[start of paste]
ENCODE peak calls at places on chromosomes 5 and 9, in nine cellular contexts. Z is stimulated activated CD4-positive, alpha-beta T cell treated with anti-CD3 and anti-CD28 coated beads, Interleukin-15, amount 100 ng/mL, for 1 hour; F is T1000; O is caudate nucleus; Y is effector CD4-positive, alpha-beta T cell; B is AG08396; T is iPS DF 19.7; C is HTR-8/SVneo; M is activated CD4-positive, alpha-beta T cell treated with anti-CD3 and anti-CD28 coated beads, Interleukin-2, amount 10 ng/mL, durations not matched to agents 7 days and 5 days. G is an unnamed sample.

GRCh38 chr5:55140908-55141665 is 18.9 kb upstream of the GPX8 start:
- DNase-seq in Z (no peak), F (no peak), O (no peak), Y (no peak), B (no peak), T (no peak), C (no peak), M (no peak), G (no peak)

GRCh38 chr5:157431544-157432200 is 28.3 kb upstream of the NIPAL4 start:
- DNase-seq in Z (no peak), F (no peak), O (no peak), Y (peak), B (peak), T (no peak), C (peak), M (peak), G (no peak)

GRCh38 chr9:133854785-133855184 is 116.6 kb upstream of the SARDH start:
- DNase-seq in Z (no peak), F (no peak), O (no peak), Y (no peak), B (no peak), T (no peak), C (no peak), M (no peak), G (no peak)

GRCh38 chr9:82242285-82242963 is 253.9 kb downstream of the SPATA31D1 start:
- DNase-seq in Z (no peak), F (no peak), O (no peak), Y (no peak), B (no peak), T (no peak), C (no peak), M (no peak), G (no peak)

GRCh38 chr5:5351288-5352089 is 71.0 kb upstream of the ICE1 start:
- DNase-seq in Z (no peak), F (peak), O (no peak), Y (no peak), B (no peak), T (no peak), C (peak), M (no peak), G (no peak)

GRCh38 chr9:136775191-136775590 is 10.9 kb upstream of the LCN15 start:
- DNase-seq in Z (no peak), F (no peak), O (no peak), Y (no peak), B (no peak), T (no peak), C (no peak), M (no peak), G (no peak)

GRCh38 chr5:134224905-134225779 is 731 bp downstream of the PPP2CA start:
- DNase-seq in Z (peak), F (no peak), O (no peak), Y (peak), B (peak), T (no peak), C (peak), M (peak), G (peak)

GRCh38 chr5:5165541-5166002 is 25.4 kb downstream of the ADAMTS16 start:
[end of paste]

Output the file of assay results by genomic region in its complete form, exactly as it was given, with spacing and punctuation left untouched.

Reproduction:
ENCODE peak calls at places on chromosomes 5 and 9, in nine cellular contexts. Z is stimulated activated CD4-positive, alpha-beta T cell treated with anti-CD3 and anti-CD28 coated beads, Interleukin-15, amount 100 ng/mL, for 1 hour; F is T1000; O is caudate nucleus; Y is effector CD4-positive, alpha-beta T cell; B is AG08396; T is iPS DF 19.7; C is HTR-8/SVneo; M is activated CD4-positive, alpha-beta T cell treated with anti-CD3 and anti-CD28 coated beads, Interleukin-2, amount 10 ng/mL, durations not matched to agents 7 days and 5 days. G is an unnamed sample.

GRCh38 chr5:55140908-55141665 is 18.9 kb upstream of the GPX8 start:
- DNase-seq in Z (no peak), F (no peak), O (no peak), Y (no peak), B (no peak), T (no peak), C (no peak), M (no peak), G (no peak)

GRCh38 chr5:157431544-157432200 is 28.3 kb upstream of the NIPAL4 start:
- DNase-seq in Z (no peak), F (no peak), O (no peak), Y (peak), B (peak), T (no peak), C (peak), M (peak), G (no peak)

GRCh38 chr9:133854785-133855184 is 116.6 kb upstream of the SARDH start:
- DNase-seq in Z (no peak), F (no peak), O (no peak), Y (no peak), B (no peak), T (no peak), C (no peak), M (no peak), G (no peak)

GRCh38 chr9:82242285-82242963 is 253.9 kb downstream of the SPATA31D1 start:
- DNase-seq in Z (no peak), F (no peak), O (no peak), Y (no peak), B (no peak), T (no peak), C (no peak), M (no peak), G (no peak)

GRCh38 chr5:5351288-5352089 is 71.0 kb upstream of the ICE1 start:
- DNase-seq in Z (no peak), F (peak), O (no peak), Y (no peak), B (no peak), T (no peak), C (peak), M (no peak), G (no peak)

GRCh38 chr9:136775191-136775590 is 10.9 kb upstream of the LCN15 start:
- DNase-seq in Z (no peak), F (no peak), O (no peak), Y (no peak), B (no peak), T (no peak), C (no peak), M (no peak), G (no peak)

GRCh38 chr5:134224905-134225779 is 731 bp downstream of the PPP2CA start:
- DNase-seq in Z (peak), F (no peak), O (no peak), Y (peak), B (peak), T (no peak), C (peak), M (peak), G (peak)

GRCh38 chr5:5165541-5166002 is 25.4 kb downstream of the ADAMTS16 start: